Privatization Program

Denmark has no current plans to privatize its SOEs.

As an OECD member, Denmark promotes, through the Danish Business Authority (DBA), the OECD Guidelines for Multinational Enterprises and the UN Guiding Principles on Business and Human Rights. Denmark’s National Contact Point can be reached at: 

Since 2009, the legal requirements in the Danish Financial Statements Act obligate the largest Danish companies (accounting class D) to submit a report on social responsibility. Since 2020, this requirement also applies to medium-sized companies (accounting class C). This includes reporting on conduct with respect to human rights and to reducing the climate impact of the company’s activities. Additionally, target figures for the gender composition of the board of directors, as well as policies for increasing the proportion of the underrepresented gender at the company’s management levels, must be reported (Danish Financial Statements Act, sections 99a and 99b).

The Danish Business Authority hosts  (social responsibility), which provides a series of tools for companies to work with Responsible Business Conduct (RBC), including  a free online tool that can help companies implement responsible supply chain management. Other tools include the UN Global Compact Self Assessment Tool; a measure to report on inclusive labor market initiatives; and guides for responsible investments based on OECD and UN guidelines.

Denmark is a signatory of the Montreux Document on Private Military and Security Companies.

Climate Issues

Denmark is considered a leading country in facilitating the green transition. It ranks highly on most rankings on the green transition and climate change mitigation, including first on the Global Green Growth Institute’s Global Green Growth Index, second on the ITIF’s Global Energy Innovation Index, and fourth on MIT Technology Review’s Green Future Index.

In 2020, the Danish parliament passed the Danish Climate Act, which established a statutory target for reducing greenhouse gas emissions 70 percent from 1990 levels by 2030 and achieving net zero by 2050. The act introduced a duty to act on the government to ensure Denmark meets the targets. The Climate Act established the Danish Council on Climate Change as an independent expert advisory body, tasked with publishing an annual assessment of progress toward the targets and providing policy recommendations to meet the targets. In December 2022 the government announced its intention to advance the targets to net zero by 2045 and 110 percent greenhouse gas reductions by 2050, while maintaining 70 percent by 2030.

The Danish parliament has reached several broad agreements to ensure Denmark meets its green transition and net zero targets, with negotiations announced on additional proposals. In 2022, parliament passed several agreements to quadruple the combined onshore wind and solar electricity production capacity by 2030; an expansion of offshore wind; an expansion of district heating; and contributing to European independence from Russian gas by also increasing production of biogas as well as natural gas from the North Sea. Parliament also passed a higher and more uniform CO2 tax covering more industries to reduce CO2 emissions by 3.7 million tons in 2030, to be implemented on top of the EU Emissions Trading System (EU ETS).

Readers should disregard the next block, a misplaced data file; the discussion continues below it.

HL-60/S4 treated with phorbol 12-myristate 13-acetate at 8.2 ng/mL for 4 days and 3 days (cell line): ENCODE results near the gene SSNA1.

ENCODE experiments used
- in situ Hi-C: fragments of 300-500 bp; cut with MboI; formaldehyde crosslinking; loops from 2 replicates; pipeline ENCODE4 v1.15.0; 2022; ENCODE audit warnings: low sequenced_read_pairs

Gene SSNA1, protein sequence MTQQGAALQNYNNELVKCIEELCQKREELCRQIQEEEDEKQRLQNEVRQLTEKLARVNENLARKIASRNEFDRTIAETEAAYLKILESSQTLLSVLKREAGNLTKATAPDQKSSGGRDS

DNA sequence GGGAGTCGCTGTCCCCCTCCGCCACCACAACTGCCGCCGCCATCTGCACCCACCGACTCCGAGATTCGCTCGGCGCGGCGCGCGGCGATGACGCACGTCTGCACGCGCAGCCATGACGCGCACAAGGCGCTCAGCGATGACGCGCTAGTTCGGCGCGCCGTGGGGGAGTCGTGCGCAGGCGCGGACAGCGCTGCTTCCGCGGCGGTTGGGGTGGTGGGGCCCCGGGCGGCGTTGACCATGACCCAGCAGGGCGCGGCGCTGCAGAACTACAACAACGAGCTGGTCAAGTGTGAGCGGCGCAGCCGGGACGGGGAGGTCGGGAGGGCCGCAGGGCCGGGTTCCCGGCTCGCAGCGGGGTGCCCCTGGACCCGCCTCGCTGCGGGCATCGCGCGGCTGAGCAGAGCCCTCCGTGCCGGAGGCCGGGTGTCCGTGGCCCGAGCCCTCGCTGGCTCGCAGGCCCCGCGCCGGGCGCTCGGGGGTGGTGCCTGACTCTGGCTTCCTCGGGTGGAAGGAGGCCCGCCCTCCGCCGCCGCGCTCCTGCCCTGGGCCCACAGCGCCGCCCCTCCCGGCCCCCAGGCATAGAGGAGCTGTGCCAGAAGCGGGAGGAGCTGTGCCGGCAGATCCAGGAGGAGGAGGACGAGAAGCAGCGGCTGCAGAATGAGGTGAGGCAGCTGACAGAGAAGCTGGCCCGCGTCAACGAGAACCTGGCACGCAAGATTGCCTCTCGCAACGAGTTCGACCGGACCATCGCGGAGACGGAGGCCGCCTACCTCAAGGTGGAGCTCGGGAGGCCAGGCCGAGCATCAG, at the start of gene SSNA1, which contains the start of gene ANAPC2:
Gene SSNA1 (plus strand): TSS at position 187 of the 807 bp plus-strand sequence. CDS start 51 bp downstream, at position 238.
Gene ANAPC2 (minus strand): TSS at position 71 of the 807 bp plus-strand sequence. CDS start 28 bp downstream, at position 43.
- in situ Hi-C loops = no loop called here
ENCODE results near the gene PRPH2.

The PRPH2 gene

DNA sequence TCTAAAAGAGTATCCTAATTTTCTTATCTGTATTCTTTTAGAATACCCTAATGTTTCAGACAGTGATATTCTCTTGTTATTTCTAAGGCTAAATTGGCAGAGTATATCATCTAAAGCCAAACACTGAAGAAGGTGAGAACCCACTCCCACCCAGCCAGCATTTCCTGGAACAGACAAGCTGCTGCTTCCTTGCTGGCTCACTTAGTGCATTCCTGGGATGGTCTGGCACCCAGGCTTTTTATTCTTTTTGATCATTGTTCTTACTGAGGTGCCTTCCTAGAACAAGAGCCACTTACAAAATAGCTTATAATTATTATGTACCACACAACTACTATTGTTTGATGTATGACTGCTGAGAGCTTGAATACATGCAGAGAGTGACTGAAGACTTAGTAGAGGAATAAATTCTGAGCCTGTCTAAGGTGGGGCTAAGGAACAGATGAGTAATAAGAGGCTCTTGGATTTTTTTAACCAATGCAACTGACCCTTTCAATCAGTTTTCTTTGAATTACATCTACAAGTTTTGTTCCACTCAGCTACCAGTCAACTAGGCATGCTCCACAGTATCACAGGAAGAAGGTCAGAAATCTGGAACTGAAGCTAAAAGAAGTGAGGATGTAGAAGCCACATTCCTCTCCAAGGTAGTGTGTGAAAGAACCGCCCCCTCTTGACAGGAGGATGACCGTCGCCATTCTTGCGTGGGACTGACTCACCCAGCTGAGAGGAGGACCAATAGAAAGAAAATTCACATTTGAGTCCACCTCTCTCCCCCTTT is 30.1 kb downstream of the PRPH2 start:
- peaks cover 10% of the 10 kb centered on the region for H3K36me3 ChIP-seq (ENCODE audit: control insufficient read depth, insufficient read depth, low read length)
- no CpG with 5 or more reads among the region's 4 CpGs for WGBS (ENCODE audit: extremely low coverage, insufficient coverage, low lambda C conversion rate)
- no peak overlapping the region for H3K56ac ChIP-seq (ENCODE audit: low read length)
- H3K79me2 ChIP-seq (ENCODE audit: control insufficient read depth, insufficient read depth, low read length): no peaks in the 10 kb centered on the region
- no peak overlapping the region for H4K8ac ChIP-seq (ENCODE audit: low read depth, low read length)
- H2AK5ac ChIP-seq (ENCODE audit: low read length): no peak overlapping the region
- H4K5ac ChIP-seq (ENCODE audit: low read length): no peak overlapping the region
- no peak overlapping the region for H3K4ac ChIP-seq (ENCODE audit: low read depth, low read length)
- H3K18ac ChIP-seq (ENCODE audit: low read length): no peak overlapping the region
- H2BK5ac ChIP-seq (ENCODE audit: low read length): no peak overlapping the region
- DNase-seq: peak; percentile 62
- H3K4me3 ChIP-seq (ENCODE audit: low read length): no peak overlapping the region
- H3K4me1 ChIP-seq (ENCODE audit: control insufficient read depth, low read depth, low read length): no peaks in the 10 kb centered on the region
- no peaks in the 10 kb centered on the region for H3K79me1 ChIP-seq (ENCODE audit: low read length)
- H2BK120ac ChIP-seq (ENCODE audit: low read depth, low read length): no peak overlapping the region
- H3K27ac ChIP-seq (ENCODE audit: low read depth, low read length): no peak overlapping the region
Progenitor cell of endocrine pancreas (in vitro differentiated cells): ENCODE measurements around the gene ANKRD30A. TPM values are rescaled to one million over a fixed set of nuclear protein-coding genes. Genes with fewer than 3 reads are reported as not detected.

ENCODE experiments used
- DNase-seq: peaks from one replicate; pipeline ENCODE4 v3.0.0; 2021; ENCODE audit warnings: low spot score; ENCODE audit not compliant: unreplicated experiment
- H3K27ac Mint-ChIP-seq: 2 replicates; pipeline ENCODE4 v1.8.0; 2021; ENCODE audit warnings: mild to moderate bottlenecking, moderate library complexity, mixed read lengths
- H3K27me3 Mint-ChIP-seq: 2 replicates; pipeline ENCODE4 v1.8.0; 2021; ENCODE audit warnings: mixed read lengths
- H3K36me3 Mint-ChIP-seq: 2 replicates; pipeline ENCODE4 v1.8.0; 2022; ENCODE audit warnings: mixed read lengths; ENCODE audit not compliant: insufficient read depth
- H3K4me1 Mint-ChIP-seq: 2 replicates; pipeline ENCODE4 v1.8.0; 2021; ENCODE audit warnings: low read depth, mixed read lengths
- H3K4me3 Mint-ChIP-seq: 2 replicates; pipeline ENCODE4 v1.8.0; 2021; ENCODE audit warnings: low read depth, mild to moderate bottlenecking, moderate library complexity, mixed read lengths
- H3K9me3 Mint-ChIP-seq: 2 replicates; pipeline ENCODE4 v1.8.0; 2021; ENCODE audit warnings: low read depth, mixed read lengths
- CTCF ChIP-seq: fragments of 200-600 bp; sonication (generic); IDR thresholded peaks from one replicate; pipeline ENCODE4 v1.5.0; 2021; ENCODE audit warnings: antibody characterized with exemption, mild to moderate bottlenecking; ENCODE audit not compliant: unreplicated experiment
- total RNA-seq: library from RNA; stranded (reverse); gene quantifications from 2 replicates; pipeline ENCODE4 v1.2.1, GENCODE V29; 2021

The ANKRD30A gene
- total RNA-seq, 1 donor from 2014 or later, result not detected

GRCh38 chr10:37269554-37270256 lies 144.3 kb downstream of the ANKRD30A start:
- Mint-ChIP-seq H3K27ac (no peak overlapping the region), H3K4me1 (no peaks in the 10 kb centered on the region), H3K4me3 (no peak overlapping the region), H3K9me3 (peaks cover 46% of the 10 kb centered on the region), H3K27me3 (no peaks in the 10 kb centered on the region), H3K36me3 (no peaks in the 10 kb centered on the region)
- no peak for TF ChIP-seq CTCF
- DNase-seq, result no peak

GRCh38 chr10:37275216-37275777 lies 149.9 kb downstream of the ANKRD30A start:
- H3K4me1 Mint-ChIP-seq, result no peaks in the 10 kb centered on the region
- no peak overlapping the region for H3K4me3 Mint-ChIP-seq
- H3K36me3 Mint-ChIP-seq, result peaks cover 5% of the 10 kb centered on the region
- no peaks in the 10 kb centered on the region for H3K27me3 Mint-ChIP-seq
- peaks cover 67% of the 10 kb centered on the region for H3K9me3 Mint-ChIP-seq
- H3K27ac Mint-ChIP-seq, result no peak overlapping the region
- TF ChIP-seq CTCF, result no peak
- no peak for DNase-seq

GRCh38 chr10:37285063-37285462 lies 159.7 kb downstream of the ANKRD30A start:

Denmark has several schemes and pools of funding to increase energy efficiency in industry and business to facilitate the green transition. A list of programs can be found in Danish on the Danish Energy Agency’s website: . A multitude of programs for energy efficiency renovations for private or commercial real estate exist, as well as tech maturation and marketization programs. A 2021 agreement on carbon capture, utilization and storage (CCUS) will invest $2.5 billion (DKK 16 billion) between 2022 and 2030. The Danish government has also announced plans to build two massive “energy islands” to accelerate the movement to electrification, including via green fuels, potentially with the capacity for generation and distribution of 10 GW of electricity. In 2022, heads of governments from Denmark, Germany, Belgium, and the Netherlands co-signed a joint declaration to install at least 150 GW of offshore wind in the North Sea before 2050. The joint declaration sets a combined target for total offshore wind capacity of at least 65 GW by 2030, increasing to at least 150 GW by 2050. Parliament will negotiate agriculture’s contribution to the green transition in late 2023.

Denmark is perceived as the least corrupt country in the world according to the 2022 Corruption Perceptions Index by Transparency International, which has local representation in Denmark. The Ministry of Justice is responsible for combating corruption, which is covered under the Danish Penal Code. Penalties for violations range from fines to imprisonment of up to four years for a private individual’s involvement and up to six years for a public employee’s involvement. Since 1998, Danish businesses cannot claim a tax deduction for the cost of bribes paid to officials abroad.

Denmark is a signatory to the OECD Convention on Combating Bribery, the UN Anticorruption Convention, and a participating member of the OECD Working Group on Bribery. In the Working Group’s 2023 Phase 4 monitoring report on Denmark, the Working Group acknowledged Denmark’s efforts to implement the Convention and related instruments, but reported that Denmark gives insufficient priority to preventing, detecting, and sanctioning foreign bribery.